Quantifying pollination efficiency of flower-visiting insects and its application in estimating pollination services for common buckwheat

Ruirui Liu*, Delai Chen, Shudong Luo, Shujuan Xu, Huanli Xu, Xiaoyu Shi, Yi Zou

*Corresponding author for this work

Research output: Contribution to journalArticlepeer-review

23 Citations (Scopus)


Pollination services provided by managed honey bee and wild pollinators are essential for a range of crops. Pollination services can be measured as species-related services, which can be quantified by the combination of each species’ pollination efficiency and their abundance, as well as harvest-related services, which can be quantified by the pollinator exclusion method. Species-related pollination services are poorly documented and have never been directly compared to harvest-related services. Here, we aimed to quantify the pollination efficiency for common flower-visiting species of common buckwheat (Fagopyrum esculentum) and to scale it up to estimate pollination services. We assessed pollination efficiency by single-visit pollen deposition and visitation rate for common flower-visiting insect species. We monitored the abundance of these species during the entire flowering period across seven sites, where pollinator exclusion treatments were undertaken by caging. In total, we observed 27 flower-visiting species and calculated the pollination efficiency of 17 species. We found that flower-visiting species had different capabilities in transferring compatible pollen grains for two flower morphs and different visitation rates. The estimated pollination efficiency was highest for two honey bee species (Apis mellifera and A. cerana), followed by the hoverfly species (Eristalis tenax), and wasp species (Tiphia vernalis). Species-related pollination services estimated by pollination efficiency and abundance showed a strong positive relationship with harvest-related services, which were estimated by the pollinator exclusion method. Our results suggest that to achieve substantial pollination services for common buckwheat, it is important to maintain sufficient managed honey bees, particularly in areas lacking highly efficient wild pollinators species. Our study also suggests that it is possible to estimate pollination services by scaling up the pollination efficiency of common flower-visiting insects. We provide recommendations for the application of this technique.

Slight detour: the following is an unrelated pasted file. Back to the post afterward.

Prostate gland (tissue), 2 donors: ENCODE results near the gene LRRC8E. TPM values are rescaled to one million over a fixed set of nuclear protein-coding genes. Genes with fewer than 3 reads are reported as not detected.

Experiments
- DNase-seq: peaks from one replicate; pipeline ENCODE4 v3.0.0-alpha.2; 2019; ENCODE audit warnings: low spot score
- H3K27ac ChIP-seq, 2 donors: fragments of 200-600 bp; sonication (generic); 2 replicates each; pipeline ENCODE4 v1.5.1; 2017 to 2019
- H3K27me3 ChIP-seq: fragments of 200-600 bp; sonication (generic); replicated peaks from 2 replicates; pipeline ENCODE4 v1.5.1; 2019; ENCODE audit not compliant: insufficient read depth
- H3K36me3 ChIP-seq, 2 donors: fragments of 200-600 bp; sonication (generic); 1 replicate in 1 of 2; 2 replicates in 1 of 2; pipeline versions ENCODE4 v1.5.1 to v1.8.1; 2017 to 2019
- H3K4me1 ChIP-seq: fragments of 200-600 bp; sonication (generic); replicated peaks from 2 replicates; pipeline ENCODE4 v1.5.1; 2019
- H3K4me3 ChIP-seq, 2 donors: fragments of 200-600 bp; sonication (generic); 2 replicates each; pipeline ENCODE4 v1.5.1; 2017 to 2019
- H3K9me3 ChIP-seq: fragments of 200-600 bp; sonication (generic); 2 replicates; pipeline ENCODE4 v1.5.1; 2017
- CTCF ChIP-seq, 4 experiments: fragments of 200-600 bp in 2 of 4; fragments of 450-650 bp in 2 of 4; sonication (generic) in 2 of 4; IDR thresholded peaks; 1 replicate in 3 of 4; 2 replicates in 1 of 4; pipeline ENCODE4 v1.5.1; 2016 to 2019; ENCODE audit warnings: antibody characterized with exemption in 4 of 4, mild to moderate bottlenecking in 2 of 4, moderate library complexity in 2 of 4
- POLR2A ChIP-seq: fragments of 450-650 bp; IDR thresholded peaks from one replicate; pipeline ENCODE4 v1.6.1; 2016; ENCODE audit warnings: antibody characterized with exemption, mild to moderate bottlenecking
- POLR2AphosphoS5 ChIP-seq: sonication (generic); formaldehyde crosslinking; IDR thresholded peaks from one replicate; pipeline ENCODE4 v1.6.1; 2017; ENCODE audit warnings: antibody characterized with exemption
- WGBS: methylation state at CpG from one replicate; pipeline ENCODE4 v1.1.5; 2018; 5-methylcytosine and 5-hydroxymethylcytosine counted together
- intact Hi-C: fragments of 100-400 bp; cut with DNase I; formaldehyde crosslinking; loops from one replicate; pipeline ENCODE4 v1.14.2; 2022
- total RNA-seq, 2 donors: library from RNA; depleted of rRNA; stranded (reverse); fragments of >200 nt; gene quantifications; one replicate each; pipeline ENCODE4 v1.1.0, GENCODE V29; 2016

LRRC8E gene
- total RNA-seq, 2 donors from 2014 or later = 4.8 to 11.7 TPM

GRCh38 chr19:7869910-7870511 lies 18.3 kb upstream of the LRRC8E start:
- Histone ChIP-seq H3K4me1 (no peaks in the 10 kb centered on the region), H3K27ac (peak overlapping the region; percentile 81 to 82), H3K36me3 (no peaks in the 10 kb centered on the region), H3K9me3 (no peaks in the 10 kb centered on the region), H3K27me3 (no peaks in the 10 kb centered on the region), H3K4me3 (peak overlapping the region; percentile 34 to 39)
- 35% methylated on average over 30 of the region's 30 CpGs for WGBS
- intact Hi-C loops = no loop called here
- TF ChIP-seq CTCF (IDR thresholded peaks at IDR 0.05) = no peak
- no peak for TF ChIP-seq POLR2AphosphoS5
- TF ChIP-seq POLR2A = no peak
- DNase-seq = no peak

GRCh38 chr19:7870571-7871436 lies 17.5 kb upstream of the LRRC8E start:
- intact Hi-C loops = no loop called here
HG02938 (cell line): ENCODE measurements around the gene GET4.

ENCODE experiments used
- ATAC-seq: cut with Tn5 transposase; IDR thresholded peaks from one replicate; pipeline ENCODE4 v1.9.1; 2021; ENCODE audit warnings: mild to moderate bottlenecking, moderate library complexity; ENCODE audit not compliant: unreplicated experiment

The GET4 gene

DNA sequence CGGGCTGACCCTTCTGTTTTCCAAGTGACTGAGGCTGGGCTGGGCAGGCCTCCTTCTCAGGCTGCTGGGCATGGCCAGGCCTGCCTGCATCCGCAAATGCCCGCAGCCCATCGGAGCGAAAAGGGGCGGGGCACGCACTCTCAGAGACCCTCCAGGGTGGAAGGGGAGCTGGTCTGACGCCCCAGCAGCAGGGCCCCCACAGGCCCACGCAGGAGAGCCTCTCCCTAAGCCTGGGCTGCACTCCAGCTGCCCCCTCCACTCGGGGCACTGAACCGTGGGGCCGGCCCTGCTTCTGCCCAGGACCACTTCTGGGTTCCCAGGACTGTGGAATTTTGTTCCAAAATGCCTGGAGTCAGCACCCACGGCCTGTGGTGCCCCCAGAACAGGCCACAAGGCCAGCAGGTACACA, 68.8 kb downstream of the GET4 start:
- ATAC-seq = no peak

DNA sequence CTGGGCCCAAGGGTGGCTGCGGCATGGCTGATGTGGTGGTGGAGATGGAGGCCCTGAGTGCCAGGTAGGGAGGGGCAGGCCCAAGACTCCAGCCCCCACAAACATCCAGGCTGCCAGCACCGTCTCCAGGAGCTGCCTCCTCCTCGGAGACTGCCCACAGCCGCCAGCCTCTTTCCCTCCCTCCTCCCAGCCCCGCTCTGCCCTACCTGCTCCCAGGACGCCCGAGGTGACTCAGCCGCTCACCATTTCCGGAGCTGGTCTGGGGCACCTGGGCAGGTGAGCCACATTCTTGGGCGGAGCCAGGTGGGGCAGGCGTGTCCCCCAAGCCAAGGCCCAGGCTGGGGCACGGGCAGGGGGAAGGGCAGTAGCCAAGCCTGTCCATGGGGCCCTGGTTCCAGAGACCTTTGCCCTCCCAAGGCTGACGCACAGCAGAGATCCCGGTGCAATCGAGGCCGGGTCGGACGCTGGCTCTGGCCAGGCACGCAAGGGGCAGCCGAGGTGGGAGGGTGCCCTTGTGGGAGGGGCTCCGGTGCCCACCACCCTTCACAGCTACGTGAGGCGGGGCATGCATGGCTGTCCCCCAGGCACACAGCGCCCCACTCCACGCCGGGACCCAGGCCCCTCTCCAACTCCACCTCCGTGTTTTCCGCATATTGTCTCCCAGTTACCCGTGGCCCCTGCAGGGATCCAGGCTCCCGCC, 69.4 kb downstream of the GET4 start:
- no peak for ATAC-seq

Original languageEnglish
Article number107011
JournalAgriculture, Ecosystems and Environment
Publication statusPublished - 1 Oct 2020


  • Honeybee
  • Pollination efficiency
  • Pollination services
  • Single-visit pollen deposition
  • Visitation rate
  • Wild pollinator

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